Emmy The Great


Emmy the Great is at a pivotal moment in her career. Six years after debut album, First Love, established her on the bustling London anti-folk scene, and just months before the release of her third full-length, she remains to this point a somewhat peripheral figure. In those six years, acts like Mumford & Sons, Noah & The Whale and Laura Marling have become bestsellers, whilst Emmy still lurks in the shadows. That may very well be where she is happiest, but in recent interviews she has spoken of her new-found extroversion – a desire to share her music like never before. If she is to make the step into the bright lights, it will, you feel, have to happen this year.

The year begins for Emmy – aka Emma-Lee Moss – with the release of the EP, S and this accompanying mini-tour. The Deaf Institute hums with a crisp, January freshness, most of its inhabitants likely taking in their first live music of the new year. A questionably nervy opening is soon smoothed over with talk of Manchester being a second home for Emmy (many of her earliest recordings were made in The Earlies’ studio in Burnley), consolidated with an enthusiastically received ‘Paper Forest’ from underrated second LP Virtue.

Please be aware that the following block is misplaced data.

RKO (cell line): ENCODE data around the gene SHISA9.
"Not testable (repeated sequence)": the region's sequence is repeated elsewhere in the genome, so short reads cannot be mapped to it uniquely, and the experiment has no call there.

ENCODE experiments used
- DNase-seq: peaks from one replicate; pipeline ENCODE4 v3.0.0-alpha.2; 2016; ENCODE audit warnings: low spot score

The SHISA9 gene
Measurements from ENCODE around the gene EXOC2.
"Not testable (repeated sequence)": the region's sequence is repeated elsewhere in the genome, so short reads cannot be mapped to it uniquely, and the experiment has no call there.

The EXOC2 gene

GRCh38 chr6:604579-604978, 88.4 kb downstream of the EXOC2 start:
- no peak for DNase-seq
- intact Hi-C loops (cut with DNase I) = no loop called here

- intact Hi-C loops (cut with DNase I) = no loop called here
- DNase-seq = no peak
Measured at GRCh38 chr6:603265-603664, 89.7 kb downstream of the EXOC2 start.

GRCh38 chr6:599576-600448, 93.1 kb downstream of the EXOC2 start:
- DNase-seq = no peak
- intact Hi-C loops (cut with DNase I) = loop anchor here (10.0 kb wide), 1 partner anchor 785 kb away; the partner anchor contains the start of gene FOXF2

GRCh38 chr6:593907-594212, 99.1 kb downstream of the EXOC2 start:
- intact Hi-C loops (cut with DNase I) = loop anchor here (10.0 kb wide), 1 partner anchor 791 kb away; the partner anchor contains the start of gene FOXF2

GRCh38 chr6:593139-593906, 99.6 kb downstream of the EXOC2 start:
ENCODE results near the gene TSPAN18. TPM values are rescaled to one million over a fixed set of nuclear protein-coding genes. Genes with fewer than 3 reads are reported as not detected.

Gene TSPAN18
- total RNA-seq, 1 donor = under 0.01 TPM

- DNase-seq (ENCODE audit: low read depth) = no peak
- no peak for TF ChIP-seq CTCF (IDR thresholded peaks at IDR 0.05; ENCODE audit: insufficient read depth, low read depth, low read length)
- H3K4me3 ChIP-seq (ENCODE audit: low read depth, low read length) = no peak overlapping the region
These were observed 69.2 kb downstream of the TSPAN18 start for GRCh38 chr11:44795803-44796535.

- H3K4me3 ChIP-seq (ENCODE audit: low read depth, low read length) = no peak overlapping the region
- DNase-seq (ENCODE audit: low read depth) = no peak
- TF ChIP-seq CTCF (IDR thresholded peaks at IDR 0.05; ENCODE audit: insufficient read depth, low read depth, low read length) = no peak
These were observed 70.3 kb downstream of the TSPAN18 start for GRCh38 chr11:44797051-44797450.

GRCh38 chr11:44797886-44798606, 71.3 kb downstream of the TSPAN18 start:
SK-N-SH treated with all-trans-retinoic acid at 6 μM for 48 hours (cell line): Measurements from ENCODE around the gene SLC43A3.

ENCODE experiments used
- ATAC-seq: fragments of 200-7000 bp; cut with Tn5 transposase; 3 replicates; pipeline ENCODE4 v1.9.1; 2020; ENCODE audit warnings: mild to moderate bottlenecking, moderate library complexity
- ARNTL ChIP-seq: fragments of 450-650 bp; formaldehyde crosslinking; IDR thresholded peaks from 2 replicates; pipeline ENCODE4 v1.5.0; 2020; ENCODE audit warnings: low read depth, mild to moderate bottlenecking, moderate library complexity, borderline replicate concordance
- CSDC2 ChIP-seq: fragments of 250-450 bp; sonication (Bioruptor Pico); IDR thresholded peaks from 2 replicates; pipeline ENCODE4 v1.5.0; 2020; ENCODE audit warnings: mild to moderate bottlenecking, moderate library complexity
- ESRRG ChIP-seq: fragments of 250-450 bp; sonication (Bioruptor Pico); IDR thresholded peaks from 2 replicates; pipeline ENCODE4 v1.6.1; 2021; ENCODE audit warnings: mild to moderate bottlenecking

The 40min set bristles with energy most when Emmy, joined on stage by her brother Robin Moss on guitar and Mikal Evans on keys, plays the new material. The cynical, anti-materialist California critique ‘Solar Panels’, the brooding ‘Somerset (I Can’t Get Over)’ and the sparkling ‘Social Halo’, replete with two choreographed dancing holograms of Emmy projected over the backdrop, are all highlights. The main set is brought to an elegant close with the slow-building, spectral radio single, ‘Swimming Pool’.

 The encore is for the Emmy the Great purists. After kicking back into action with 2009 b-side ‘Canopies and Grapes’, she puts the rest of the setlist up for a vote. Truth told, all the contenders are received with similar conviction, but it’s ‘Edward is Dedward’ and the haunting, Tori Amos-like earworm ‘Trellick Tower’ that Emmy decides win the day. One final burst of energy for ‘We Almost Had a Baby’ and the night is over in short order. The assuredness of Emma-Less Moss as a bandleader and on-stage presence is in no doubt, and with potentially her biggest album just around the corner, 2015 just may be her moment to shine.

Emmy The Great  Official | Facebook | Twitter | Youtube

Max Pilley

I'm a refugee in Manchester, having successfully escaped Birmingham in 2007. I'm a soon-to-be journalism student, used to edit the music section of the Manchester Uni paper, and have done a little radio production to boot. I've been adding bits and pieces to Silent Radio since 2012, mostly gig reviews, but a few albums too. Also hoping now to get involved with the brilliant radio show. When doing none of that, you can usually find me at some gig venue somewhere around town.